Why is the Islamic State group so resilient?

Why is the Islamic State group so resilient?
6 min read
11 Jun, 2015
Comment: Many have questioned why such a brutal group could gain wide support. The answers are all around us, and a new strategy must counter them, says Emile Nakhleh.
IS is well-resourced, motivated and ideologically driven
As the Islamic State continues to conquer territory in Iraq and Syria, and as the Assad regime teeters on collapse and the Iraqi government loses credibility, many in the West are wondering why the group remains resilient despite frequent coalition airstrikes.

If IS brutality is so abhorrent and its rule so medieval, why does it continue to garner wide support among Sunni Arabs and attract increasing numbers of would-be young fighters from western countries?

Recent analysis has focused on the complexity of the situation in Syria and Iraq, and on the pitiful performance of the Iraqi army on the battlefield, especially in Ramadi. A deeper analysis of the continuing IS blitzkrieg and its ideological appeal points to other and perhaps deeper explanations.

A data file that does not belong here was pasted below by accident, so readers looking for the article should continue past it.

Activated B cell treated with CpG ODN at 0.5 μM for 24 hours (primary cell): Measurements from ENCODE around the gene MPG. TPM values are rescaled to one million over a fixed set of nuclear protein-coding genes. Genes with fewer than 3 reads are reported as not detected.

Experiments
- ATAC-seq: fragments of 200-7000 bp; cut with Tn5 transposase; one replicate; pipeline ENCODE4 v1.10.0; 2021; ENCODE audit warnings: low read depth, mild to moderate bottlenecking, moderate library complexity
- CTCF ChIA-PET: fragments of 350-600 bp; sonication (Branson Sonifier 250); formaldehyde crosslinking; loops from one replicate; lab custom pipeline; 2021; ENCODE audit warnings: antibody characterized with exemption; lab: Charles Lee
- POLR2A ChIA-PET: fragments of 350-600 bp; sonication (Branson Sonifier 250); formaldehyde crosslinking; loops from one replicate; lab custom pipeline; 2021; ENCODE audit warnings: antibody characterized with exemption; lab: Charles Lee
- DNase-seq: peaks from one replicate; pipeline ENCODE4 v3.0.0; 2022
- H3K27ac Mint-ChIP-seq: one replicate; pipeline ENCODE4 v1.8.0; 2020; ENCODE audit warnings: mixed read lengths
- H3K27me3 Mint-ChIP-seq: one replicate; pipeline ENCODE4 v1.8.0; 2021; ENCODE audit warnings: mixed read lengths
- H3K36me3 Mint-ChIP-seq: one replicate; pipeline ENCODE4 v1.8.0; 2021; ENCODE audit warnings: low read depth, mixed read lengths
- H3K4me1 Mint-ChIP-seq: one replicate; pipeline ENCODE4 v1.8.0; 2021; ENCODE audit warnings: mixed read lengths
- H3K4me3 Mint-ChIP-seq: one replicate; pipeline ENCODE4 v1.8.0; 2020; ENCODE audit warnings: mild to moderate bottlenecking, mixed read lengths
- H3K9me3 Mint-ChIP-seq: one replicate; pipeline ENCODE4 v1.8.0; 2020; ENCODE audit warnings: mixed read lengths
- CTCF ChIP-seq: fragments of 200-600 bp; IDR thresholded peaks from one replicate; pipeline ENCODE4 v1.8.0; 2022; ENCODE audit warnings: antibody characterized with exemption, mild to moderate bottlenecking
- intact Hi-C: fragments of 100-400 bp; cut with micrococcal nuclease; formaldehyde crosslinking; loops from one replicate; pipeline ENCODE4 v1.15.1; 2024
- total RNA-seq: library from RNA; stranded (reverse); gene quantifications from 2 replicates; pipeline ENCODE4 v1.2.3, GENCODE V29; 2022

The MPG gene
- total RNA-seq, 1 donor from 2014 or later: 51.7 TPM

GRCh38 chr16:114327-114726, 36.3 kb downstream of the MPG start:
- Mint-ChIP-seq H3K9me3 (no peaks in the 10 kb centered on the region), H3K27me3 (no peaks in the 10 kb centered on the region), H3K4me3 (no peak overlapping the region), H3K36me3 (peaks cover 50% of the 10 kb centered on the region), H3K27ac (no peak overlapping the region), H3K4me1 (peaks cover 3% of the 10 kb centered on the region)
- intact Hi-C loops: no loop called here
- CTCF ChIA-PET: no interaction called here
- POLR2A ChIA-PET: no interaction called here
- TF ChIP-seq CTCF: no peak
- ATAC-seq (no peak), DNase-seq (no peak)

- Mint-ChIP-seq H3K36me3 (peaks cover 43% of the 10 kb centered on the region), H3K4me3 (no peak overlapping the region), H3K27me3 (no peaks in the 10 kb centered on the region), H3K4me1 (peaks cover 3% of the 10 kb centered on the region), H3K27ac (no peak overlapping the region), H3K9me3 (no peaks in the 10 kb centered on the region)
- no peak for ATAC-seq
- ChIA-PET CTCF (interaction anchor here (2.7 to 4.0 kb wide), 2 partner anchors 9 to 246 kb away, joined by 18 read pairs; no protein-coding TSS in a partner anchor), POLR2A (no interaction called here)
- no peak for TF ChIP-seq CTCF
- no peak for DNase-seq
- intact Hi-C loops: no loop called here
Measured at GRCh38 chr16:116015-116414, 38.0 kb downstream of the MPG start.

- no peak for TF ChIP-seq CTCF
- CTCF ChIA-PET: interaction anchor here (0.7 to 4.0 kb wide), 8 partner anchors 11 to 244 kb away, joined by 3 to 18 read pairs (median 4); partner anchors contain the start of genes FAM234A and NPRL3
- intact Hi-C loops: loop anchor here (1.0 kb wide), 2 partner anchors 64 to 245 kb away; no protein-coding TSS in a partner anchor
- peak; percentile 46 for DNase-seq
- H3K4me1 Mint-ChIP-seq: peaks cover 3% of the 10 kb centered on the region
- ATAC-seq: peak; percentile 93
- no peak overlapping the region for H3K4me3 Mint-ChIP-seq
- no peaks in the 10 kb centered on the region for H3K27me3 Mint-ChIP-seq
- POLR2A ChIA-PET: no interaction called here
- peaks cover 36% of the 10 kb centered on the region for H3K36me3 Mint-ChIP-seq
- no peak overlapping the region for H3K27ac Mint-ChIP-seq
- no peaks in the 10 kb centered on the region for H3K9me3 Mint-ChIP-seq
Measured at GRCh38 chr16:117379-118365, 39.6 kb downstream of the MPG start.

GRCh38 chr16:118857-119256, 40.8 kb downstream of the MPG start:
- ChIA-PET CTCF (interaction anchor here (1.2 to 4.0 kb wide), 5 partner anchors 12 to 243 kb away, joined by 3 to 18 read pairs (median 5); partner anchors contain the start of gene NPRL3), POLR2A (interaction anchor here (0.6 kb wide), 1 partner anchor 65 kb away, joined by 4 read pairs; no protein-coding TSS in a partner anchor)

Success

The phrase "success breeds success" is trite but true nevertheless. IS has used the conquest of Ramadi in Anbar and Palmyra in Syria as effective propaganda tools to attract more recruits and radicalise potential supporters. IS exploits its successes and highlights the failures of the Iraqi and Syrian armies, and the "un-Islamic" nature of the enemies it fights. Its projects its own coordination, determination, planning, and achievements and shows the Iraqi and Syrian armies in disarray.